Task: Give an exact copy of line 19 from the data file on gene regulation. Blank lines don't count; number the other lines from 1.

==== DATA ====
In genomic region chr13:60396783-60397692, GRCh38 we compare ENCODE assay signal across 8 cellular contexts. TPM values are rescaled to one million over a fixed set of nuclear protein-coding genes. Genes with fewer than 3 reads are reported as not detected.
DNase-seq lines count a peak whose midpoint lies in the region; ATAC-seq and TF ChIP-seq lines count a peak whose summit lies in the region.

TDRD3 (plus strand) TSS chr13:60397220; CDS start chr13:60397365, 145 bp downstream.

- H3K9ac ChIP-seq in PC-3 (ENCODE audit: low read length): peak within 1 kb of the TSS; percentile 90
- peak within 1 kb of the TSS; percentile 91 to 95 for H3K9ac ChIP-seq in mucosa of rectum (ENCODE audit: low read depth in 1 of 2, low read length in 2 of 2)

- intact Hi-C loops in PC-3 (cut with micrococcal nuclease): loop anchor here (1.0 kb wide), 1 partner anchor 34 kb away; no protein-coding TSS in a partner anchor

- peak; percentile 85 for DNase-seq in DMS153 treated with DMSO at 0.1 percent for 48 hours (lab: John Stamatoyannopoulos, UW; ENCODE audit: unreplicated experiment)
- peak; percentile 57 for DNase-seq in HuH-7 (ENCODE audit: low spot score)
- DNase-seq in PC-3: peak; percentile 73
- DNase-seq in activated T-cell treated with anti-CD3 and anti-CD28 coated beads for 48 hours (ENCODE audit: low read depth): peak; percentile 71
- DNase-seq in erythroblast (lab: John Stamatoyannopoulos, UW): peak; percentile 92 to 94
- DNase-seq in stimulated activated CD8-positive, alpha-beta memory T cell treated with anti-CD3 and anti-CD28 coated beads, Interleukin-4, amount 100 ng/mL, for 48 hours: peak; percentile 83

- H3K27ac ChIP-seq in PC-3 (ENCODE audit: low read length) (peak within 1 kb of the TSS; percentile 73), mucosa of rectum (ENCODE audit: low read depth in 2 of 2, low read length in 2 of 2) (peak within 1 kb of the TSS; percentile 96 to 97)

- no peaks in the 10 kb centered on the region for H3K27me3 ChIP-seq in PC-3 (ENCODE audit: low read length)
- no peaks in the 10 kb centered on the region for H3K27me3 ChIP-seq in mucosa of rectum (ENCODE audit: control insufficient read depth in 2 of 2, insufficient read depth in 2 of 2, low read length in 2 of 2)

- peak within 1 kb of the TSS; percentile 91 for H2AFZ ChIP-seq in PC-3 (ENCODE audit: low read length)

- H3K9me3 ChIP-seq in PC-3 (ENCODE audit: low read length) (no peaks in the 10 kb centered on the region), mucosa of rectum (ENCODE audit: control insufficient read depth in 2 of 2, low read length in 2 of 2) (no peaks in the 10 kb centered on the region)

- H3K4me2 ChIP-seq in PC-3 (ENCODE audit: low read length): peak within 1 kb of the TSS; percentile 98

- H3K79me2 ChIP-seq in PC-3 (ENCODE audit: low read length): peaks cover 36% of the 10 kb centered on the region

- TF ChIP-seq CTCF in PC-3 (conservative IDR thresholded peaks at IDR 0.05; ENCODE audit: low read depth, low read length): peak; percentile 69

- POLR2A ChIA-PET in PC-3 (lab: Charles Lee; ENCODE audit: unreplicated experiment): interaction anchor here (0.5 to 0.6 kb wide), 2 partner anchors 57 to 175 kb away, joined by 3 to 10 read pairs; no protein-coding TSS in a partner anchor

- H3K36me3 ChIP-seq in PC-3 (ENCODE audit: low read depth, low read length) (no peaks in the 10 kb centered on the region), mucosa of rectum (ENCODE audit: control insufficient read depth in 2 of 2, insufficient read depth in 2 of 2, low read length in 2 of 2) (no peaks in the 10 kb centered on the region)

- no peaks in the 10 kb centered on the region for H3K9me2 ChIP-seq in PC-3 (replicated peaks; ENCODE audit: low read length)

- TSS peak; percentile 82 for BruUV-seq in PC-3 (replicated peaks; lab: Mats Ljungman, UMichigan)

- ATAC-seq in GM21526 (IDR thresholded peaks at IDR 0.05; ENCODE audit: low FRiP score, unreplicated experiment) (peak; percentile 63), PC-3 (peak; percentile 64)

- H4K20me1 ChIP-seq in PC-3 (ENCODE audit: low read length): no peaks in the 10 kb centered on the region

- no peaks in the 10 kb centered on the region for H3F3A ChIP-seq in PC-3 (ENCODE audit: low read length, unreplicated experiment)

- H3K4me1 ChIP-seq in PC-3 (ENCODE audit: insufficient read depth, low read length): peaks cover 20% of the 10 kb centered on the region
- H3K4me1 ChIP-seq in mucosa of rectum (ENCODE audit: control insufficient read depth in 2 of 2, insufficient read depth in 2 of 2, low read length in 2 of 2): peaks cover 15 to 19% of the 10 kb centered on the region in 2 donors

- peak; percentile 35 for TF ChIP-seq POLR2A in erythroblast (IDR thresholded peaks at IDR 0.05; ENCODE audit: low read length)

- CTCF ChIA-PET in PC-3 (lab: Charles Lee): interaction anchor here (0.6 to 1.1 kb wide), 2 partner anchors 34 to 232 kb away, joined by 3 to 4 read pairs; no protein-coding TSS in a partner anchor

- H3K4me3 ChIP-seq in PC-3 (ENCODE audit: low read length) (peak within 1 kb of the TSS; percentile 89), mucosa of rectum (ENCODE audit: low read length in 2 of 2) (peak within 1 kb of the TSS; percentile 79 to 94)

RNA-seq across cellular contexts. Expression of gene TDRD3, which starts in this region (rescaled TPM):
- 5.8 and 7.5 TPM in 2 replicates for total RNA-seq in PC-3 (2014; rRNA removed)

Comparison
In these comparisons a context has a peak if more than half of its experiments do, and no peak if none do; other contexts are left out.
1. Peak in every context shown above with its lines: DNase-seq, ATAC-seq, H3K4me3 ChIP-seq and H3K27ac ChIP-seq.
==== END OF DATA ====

- H3K79me2 ChIP-seq in PC-3 (ENCODE audit: low read length): peaks cover 36% of the 10 kb centered on the region